Learning that life is not fair is a hard lesson for any kid to face. Hearing mixed messages from educators at school, parents and other well-meaning adults makes it all the more confusing for them. With the current social climate of #metoo, I worry how we’ll navigate the upcoming teen years. Don’t you? Even if your kids aren’t teenagers yet, they will be…
The following story happened to my son when he was about 9 or 10 (so approximately three years ago), and I have permission from him to tell this story here. Your feedback is both welcome and encouraged, especially if you’re parenting the same age group as mine.
I would really like to know what parents, like me, think about this.
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The rules on the school bus are simple:
Stay in your seat, speak quietly, don’t eat or read or get up and walk around.
The bus driver’s primary responsibility is to drive the bus safely. His or her eyes should be on the road at all times. The bus driver is not a babysitter.
This is common knowledge and all of us, parents, teachers, bus drivers, even board administrators discuss this with the kids.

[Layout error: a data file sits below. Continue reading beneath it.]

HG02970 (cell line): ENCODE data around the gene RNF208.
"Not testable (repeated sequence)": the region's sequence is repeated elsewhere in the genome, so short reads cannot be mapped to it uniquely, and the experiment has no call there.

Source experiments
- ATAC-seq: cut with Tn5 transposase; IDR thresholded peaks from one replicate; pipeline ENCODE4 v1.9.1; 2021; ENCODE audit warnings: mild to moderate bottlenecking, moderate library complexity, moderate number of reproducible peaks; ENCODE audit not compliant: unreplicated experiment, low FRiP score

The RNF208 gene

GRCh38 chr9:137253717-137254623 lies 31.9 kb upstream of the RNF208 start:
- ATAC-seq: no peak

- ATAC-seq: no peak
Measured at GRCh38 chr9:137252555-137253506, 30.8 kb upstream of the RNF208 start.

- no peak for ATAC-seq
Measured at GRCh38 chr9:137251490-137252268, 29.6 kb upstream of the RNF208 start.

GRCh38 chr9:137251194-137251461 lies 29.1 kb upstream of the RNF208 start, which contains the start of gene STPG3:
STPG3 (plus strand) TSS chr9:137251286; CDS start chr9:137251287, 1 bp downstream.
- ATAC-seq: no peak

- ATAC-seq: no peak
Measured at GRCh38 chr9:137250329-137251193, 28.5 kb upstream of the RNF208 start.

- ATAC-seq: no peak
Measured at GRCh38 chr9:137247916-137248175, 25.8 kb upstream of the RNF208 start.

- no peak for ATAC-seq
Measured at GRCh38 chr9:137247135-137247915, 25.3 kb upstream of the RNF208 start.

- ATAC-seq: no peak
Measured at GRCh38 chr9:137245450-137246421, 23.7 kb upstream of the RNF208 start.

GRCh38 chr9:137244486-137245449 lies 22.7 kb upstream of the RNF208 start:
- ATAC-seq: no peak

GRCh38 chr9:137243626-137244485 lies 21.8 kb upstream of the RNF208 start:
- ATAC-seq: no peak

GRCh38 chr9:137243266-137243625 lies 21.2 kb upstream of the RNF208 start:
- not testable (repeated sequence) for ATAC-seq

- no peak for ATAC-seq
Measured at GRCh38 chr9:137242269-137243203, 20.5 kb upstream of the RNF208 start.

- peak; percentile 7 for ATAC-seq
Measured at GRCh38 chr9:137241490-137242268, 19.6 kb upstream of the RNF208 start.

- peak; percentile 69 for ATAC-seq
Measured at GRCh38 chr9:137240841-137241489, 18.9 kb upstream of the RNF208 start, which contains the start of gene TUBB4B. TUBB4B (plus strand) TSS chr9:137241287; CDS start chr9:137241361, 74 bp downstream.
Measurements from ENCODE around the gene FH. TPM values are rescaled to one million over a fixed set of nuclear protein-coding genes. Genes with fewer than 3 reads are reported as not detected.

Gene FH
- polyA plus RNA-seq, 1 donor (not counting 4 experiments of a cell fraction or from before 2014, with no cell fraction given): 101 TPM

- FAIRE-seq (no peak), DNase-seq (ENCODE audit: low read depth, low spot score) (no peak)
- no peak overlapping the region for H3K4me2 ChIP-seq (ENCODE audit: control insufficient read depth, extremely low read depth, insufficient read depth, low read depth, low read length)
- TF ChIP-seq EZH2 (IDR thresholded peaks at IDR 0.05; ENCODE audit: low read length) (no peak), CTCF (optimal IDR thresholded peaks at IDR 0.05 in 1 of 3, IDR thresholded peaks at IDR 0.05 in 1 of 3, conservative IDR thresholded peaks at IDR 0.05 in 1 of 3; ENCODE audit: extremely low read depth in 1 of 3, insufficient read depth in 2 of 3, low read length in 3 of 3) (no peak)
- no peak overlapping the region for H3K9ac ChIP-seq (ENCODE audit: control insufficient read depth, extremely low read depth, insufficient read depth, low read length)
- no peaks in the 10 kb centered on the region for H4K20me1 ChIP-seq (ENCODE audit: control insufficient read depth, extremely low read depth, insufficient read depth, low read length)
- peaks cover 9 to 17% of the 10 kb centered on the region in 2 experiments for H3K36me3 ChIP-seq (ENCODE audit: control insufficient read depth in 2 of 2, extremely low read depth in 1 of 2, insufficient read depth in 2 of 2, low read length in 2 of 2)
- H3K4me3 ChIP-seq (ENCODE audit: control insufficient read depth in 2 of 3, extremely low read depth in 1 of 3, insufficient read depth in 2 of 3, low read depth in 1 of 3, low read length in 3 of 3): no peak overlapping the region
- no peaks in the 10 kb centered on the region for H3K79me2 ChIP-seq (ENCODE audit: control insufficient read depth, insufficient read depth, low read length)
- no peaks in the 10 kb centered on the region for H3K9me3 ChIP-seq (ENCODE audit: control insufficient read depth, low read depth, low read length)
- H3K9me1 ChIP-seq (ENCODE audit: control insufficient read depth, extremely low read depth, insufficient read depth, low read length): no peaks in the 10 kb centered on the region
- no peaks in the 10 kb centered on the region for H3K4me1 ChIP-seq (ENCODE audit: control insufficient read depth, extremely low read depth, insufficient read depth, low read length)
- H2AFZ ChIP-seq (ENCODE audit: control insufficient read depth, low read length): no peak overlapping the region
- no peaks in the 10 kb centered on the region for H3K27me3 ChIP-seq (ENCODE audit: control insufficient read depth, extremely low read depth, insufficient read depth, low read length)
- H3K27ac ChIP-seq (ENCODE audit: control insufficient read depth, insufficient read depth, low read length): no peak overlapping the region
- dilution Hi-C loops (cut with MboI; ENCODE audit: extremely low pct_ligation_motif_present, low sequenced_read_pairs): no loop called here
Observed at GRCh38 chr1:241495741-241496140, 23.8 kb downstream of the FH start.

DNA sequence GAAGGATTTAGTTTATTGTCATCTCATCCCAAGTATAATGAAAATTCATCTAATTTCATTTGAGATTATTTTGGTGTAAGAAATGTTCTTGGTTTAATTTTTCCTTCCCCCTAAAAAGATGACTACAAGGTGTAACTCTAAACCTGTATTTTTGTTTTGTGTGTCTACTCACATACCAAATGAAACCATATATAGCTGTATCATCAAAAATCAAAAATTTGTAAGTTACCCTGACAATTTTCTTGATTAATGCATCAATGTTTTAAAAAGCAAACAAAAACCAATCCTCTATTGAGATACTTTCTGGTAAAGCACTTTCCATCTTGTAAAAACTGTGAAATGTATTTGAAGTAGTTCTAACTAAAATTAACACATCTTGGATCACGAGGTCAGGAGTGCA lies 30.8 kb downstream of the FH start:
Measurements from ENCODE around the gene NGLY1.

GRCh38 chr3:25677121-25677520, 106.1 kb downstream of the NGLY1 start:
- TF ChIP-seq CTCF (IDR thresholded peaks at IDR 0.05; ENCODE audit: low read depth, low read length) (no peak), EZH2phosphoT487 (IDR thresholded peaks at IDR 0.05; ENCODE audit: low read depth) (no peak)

But we are dealing with kids here. This isn’t an excuse, it’s just a fact. Kids don’t always obey rules, and they get themselves, and others, into trouble. Often unintentionally.
Because they’re kids. They don’t always THINK before they ACT.
What bugs me is the mixed messages that are coming from the school system.
Here in Canada, the message is loud and clear:
We are all equal. Treat everyone the same.
But when it comes down to it, the school does not follow this message at all.
Unfortunately I’m not making this up.
This does not mean I don’t respect teachers and principals who guide and teach our students today. I have nothing but respect for them. In my son’s case, the principal manages a school with 900 kids; this is no small feat.
And still, the mixed messages are continually perpetuated toward our elementary students.
May I illustrate?
Will you read?
Will you think about this? Continue reading